UPDATE 2-Lending revenue turnaround boosts Spain's Sabadell

Thu Jan 23, 2014 9:34am EST

Related Topics

* 2013 net profit 247.8 mln euros vs 216.2 mln Reuters poll

* Profit triples on lower losses on property assets

* Net interest income 1.815 bln euros vs 1.791 bln consensus

* Sabadell shares up over 5 percent (Recasts with shares and sector outlook, adds analyst, chairman quotes)

By Sarah White

MADRID, Jan 23 (Reuters) - Spain's Banco Sabadell on Thursday posted better-than-expected income from lending in the fourth quarter, sending its shares up more than 5 percent as the outlook for the country's battered financial sector begins to brighten.

Spain's banks were hit hard by a real estate crash that gutted 2012 earnings, and credit fell during a prolonged recession that ended in the third quarter of last year.

Sabadell, Spain's sixth-biggest bank, relied heavily in 2013 on bond trading gains and a drop in provisions against losses on soured property assets to offset ailing revenues from lending.

But in the fourth quarter Sabadell's net interest income (NII), which tracks the difference between funding costs and payouts on loans, rose 2.1 percent to 497.8 million euros ($675 million) compared to the same period a year ago.

That was above the 474 million euros expected by analysts in a Reuters poll. It also marked the second consecutive quarterly rise in NII at Sabadell - confirming a trend of gradual improvements also echoed by smaller peer Bankinter, even though interest rates remain low.

Bigger peers such as Santander and BBVA are likely to start showing similar rises in their Spanish businesses, helped by falling deposit costs.

"Throughout this year we will be returning to more balanced net interest income," Sabadell Chairman Josep Oliu told a news conference.

A broader client base also helped after Sabadell made a series of acquisitions last year, including the purchase of the Spanish retail arm of Britain's Lloyds.

Sabadell shares, which have risen nearly 7 percent in the year to date, were up 5.4 percent at 2.13 euros per share at 1300 GMT, outperforming the broader European banking index .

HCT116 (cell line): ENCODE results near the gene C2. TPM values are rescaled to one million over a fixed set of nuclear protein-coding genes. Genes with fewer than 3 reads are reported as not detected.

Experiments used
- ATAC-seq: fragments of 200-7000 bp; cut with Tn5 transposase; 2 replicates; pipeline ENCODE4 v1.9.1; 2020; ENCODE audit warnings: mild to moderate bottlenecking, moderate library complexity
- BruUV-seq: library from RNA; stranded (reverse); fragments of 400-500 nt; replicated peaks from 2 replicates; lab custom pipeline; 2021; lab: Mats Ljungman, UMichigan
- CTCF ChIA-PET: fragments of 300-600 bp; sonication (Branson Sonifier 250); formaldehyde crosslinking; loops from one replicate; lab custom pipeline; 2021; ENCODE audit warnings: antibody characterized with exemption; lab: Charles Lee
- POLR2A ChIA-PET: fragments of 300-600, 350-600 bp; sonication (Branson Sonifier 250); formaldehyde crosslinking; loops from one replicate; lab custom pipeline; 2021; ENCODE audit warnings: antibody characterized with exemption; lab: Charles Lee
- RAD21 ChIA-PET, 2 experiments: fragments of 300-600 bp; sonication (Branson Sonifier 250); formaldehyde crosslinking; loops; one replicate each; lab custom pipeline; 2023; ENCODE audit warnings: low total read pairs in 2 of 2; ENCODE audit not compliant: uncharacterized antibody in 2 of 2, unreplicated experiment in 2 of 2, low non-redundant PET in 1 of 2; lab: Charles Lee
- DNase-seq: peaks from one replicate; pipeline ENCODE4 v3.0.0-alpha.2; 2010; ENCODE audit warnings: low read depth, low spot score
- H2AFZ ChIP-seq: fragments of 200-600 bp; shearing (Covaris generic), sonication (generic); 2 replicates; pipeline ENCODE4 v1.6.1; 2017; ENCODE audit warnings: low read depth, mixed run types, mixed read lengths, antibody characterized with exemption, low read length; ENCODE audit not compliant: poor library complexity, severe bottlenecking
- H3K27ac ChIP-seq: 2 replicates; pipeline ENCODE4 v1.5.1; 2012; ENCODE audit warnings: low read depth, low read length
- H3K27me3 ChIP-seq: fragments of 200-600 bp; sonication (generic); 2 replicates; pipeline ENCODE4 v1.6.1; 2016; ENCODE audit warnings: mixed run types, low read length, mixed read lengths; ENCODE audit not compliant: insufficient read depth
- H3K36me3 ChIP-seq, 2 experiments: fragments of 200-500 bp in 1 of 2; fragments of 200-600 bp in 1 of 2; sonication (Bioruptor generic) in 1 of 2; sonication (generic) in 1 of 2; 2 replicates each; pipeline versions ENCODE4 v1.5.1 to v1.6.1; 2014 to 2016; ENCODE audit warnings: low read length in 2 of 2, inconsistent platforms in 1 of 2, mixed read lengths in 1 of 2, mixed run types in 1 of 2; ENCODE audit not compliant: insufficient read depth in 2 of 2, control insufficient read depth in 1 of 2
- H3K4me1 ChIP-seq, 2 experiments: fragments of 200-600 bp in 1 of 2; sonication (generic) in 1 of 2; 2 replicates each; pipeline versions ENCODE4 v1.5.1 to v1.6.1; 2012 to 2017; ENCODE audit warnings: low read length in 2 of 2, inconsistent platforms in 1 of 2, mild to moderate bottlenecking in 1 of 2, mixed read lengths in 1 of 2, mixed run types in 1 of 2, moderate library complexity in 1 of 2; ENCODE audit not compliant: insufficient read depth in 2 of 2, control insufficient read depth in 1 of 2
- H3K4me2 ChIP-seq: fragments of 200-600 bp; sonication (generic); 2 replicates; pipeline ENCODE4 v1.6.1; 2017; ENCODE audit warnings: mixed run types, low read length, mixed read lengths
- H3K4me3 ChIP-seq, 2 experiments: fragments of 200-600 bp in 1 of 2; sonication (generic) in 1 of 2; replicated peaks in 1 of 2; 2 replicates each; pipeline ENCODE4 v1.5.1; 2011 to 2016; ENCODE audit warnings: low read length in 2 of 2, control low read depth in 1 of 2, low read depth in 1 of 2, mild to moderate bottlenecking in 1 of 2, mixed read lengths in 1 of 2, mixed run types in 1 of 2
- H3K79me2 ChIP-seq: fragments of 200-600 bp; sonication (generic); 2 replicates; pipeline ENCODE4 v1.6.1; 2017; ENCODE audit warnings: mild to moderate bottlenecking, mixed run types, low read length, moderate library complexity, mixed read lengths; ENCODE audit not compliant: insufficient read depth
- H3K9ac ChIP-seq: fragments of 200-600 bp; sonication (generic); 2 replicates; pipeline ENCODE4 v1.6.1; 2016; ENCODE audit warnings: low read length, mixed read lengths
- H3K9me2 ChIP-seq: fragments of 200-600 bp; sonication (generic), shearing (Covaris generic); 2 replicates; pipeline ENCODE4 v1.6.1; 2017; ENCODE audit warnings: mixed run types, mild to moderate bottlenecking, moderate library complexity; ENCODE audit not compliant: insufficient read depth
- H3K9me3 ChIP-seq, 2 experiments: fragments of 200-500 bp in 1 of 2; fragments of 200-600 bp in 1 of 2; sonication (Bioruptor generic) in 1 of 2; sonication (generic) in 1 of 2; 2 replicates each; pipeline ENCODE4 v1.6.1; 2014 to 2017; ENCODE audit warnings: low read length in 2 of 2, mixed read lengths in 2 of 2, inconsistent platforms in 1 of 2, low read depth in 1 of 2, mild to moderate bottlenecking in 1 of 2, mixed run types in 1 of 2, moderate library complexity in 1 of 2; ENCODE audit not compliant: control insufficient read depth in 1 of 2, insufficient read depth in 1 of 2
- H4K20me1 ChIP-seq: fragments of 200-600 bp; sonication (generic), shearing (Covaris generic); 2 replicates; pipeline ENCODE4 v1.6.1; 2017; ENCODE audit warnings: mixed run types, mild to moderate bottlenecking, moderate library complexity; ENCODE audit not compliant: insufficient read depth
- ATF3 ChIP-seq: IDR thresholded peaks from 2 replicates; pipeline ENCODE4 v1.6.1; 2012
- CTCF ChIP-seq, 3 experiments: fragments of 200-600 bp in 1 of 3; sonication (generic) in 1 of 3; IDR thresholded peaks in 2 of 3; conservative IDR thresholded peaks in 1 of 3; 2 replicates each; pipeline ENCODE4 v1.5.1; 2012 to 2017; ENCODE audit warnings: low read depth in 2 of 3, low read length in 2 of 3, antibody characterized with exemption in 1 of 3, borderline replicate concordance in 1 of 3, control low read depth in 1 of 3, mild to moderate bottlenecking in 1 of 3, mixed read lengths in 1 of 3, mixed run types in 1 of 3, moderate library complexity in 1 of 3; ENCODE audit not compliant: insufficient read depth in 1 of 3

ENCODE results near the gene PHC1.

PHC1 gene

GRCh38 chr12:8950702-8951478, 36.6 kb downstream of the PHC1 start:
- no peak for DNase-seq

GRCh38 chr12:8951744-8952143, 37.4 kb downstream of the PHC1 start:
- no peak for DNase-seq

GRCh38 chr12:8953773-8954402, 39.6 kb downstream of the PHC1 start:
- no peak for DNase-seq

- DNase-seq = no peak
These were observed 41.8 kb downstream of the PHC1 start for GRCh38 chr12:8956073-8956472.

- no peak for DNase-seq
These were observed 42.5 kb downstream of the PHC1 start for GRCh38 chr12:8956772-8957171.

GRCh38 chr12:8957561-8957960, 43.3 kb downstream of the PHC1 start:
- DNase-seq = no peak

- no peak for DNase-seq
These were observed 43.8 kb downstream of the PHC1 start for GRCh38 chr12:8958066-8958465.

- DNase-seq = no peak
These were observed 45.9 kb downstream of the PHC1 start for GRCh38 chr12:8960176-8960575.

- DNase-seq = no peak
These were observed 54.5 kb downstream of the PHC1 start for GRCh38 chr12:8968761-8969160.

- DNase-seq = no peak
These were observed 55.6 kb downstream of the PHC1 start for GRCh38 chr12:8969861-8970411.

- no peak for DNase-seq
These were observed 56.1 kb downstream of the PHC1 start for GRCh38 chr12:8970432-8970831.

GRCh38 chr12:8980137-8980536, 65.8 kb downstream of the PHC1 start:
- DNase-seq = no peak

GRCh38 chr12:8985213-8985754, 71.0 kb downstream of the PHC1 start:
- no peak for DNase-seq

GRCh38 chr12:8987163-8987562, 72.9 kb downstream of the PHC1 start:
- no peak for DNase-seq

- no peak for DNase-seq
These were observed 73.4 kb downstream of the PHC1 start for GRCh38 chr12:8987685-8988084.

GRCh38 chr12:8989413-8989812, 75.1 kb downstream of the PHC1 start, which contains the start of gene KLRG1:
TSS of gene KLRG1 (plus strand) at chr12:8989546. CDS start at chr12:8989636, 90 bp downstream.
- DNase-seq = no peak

SLOW RECOVERY

Spain emerged from a prolonged recession in the third quarter of last year and the government forecasts economic growth of 0.7 percent for 2014.

But the recovery is expected to be slow and is has not yet fully fed through to the country's banks. Their turnaround will partly hinge on whether credit demand picks up in 2014, and lenders still face challenges such as Europe-wide health checks of their balance sheets.

While Spain's listed lenders are widely expected to pass these stress tests, many have had to strengthen their solvency, selling assets or shares in the process. Sabadell raised 1.4 billion euros last year from existing shareholders and new investors.

Sabadell forecast that overall lending would fall around 2 percent in 2014. However, it is targeting a 20 percent rise in lending to companies. Gross loans were up 4.2 percent in 2013 after the bank's acquisitions.

While provisions against losses have subsided since 2012, many lenders are also still having to cough up cash to cover souring loans. Sabadell's bad debt as a percentage of total credit jumped to 13.6 percent as at the end of December, higher than the sector average of 13.08 percent in November.

On the bright side, its loans are turning bad at a slower rate, with net entries of non-performing loans dropping in the last three months of 2013 for the fourth quarter in a row.

"On the asset quality front... a more stable trend seems to be arising, which if confirmed would at some point lead to lower loan loss provisions and hence be supportive of earnings," analysts at Credit Suisse said in a note.

Sabadell's 2013 net profit was 247.8 million euros, above an average of 216 million euros in a Reuters poll of analysts.

That was in part helped by trading gains, which nearly tripled to 1.48 billion euros last year. Net interest income was down 2.9 percent for the full year at 1.81 billion euros. ($1 = 0.7372 euros) (Editing by Julien Toyer, Christopher Cushing and Matthias Williams)

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